Red rock abounds in every direction. There are low and wide valleys, intersected by meandering creeks and peppered with stunted, gnarly shrubs. Mesas and pagodas pop up abruptly and erratically, making for a landscape I doubt you could find anywhere else on the planet.
Some of these are huge, flat and incredibly square, thanks to the shaping force of erosion over millions of years. I initially suspect someone has invested in the world’s biggest green screen, because the La Sal Mountains sit on the Eastern horizon, still snow-capped, looking impossibly pretty.
You’d think country this impressive, this stark, wouldn’t be accessible by 4WD vehicle, maybe foot traffic only. However, you’d be wrong. And I'm happy. There are tracks in all kinds of conditions in all kinds of directions, giving you access to experience this unique landscape. And there is no busier time than Easter Jeep Safari.
It’s huge event, which started back in 1967 when a group of like-minded Jeepers started exploring the many old uranium exploration tracks that surround the little township of Moab. It’s grown significantly and organically since then, to a point where thousands now to come to drive the tracks (ahem, trails), and the event is heavily supported by many big brands. Jeep Included.
Special mention goes to BFGoodrich, who run an auspicious little shelter called BFGoodrich garage each year. It’s a complete goodwill operation: turn up in your 4WD that’s worse for wear after tackling some tough tracks, and a team of mechanics at the BFGoodrich garage will fix you up (or patch you up, at least) completely free. I heard of one guy who’s hydro steering setup took a holiday after one too many rock steps, and got about $700 worth of repairs done for nothing. How’s that for giving back?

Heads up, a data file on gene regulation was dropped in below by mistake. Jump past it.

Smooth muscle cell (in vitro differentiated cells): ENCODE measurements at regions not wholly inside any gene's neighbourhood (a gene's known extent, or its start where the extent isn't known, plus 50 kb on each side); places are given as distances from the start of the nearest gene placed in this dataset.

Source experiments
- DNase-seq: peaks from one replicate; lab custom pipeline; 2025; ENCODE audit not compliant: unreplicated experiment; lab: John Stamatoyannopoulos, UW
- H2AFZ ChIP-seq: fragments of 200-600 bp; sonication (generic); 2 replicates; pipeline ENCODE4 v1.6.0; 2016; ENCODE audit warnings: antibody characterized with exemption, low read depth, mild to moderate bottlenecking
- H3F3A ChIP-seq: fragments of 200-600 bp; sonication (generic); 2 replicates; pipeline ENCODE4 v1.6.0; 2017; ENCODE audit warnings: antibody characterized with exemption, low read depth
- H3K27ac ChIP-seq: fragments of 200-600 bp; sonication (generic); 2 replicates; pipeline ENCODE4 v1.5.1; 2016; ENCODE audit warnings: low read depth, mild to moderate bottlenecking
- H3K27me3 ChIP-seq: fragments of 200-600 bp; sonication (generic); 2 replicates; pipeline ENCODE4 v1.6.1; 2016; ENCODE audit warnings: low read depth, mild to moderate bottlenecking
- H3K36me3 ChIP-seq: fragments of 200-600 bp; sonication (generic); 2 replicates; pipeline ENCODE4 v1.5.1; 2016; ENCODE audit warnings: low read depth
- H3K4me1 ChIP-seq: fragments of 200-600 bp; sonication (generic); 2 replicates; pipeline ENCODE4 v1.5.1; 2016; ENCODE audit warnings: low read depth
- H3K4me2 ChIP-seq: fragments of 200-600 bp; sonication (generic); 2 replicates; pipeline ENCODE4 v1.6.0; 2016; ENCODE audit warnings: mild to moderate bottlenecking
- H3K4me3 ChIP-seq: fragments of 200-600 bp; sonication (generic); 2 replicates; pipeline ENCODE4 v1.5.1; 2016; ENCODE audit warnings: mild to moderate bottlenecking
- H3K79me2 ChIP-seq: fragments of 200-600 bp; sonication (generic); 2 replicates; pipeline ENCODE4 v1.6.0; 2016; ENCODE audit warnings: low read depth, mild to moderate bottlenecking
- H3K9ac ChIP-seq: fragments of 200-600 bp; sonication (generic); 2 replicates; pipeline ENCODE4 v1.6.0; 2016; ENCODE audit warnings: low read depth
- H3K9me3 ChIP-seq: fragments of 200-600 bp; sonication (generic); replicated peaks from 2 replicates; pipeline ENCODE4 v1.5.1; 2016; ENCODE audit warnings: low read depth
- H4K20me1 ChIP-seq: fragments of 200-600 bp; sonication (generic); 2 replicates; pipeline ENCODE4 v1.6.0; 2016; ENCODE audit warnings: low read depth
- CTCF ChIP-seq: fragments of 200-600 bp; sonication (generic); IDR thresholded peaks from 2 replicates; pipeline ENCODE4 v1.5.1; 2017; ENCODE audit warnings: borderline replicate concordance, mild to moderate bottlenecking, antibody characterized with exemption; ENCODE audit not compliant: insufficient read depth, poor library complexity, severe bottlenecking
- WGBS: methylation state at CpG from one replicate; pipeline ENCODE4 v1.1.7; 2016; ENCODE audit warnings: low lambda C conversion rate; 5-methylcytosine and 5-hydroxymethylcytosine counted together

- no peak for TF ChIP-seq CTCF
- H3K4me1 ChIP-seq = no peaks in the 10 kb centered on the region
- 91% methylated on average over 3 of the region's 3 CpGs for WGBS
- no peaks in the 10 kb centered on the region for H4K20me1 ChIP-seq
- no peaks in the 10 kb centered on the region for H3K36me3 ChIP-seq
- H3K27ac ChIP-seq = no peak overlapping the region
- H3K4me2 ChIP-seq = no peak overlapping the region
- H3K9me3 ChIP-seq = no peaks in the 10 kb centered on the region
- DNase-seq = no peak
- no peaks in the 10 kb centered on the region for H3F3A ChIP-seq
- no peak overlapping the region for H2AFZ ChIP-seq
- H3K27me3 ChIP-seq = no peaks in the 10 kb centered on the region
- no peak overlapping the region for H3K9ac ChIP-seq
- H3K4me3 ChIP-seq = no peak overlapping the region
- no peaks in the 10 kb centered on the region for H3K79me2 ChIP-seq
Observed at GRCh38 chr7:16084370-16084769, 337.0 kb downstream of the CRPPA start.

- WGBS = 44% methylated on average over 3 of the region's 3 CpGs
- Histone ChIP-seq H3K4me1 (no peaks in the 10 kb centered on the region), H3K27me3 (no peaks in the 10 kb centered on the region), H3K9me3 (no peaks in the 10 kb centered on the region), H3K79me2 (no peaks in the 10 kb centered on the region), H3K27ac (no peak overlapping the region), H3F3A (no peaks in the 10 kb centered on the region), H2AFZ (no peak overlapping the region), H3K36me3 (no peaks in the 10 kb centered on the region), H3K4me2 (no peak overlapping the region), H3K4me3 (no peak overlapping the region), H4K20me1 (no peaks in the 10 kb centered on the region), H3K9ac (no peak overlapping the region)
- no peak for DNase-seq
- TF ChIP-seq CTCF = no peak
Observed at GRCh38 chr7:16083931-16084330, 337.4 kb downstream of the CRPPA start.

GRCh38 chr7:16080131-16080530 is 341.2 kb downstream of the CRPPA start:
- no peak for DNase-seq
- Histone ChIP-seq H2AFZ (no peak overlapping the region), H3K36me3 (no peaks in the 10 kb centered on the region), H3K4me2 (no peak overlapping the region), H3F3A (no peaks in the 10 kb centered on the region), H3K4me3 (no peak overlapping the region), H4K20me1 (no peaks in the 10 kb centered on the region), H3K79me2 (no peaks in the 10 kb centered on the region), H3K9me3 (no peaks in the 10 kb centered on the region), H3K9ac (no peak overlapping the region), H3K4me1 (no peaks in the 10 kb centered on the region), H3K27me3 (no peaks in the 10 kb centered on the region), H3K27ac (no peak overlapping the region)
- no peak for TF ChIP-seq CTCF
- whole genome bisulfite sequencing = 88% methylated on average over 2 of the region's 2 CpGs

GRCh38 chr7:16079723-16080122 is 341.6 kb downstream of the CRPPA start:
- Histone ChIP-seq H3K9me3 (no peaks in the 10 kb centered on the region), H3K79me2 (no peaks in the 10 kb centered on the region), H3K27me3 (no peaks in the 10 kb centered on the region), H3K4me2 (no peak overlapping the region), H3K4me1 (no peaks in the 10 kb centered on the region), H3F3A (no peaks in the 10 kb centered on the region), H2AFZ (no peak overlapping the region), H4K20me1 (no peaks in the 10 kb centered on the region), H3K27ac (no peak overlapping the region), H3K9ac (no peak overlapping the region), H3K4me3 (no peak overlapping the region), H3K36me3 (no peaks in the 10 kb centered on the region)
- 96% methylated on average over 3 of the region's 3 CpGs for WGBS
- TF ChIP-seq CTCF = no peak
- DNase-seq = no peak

Kudos to Jeep, too. The big American doesn't just roll into town, throw up some banners, do some social posts and call it good. It has a huge interactive display smack-bang in the centre of town, which shows off its six custom-built concepts for the event.
These concepts are truly unique and incredible bits of machinery, as well (you can read more about those here). Custom bodywork, suspension, engines and differentials, I would hate to think of the dollars and man hours Jeep sink into its concepts. But I love that it does, and so does the public.
This event is something I love about Jeep. Jeep gets out of the office and into the action, actively engaging with its most dedicated fan base, and garnering feedback and ideas. It speaks to everyone, even old mate who just bought an old YJ Wrangler off Craigslist and modified the buggery out of it. Jeep wants to speak with this guy, and understand better what he likes about the brand, and what he might like to see in future models.
And it works, too. You can fit a 35-inch tyre in the underslung spare location, because that’s feedback Jeep gets from everyday punters.
“More room for more tyres!” So Jeep obliged. Incredibly, you can fit 35-inch tyres with no lift onto a Gladiator, and 37s on with a factory two-inch lift. That’s awesome. The passion for the brand is palpable in every direction, something Jeep values very highly.
I flew about eighteen hours total, not including layovers, to drive the upcoming Jeep Gladiator. It’s going to be a telling vehicle for the Australian market, and one with big potential. Hence, the big effort in going over to cover it. Read that review here.
The extra benefit of all of this was the location and timing: it was in Moab, which sits along the Colorado River on the eastern side of Mormon-settled Utah. It's also flanked by the 12,721ft (3877m) La Sal mountains, amongst an incredibly stark landscape of red mesas, arches and canyons.
Typically inhabited by around 5000 people, Moab swells under the invasion of many thousands of Jeepers during Easter Jeep Safari. It’s full of enthusiasts, along with their customised rigs, who come from around the country to participate.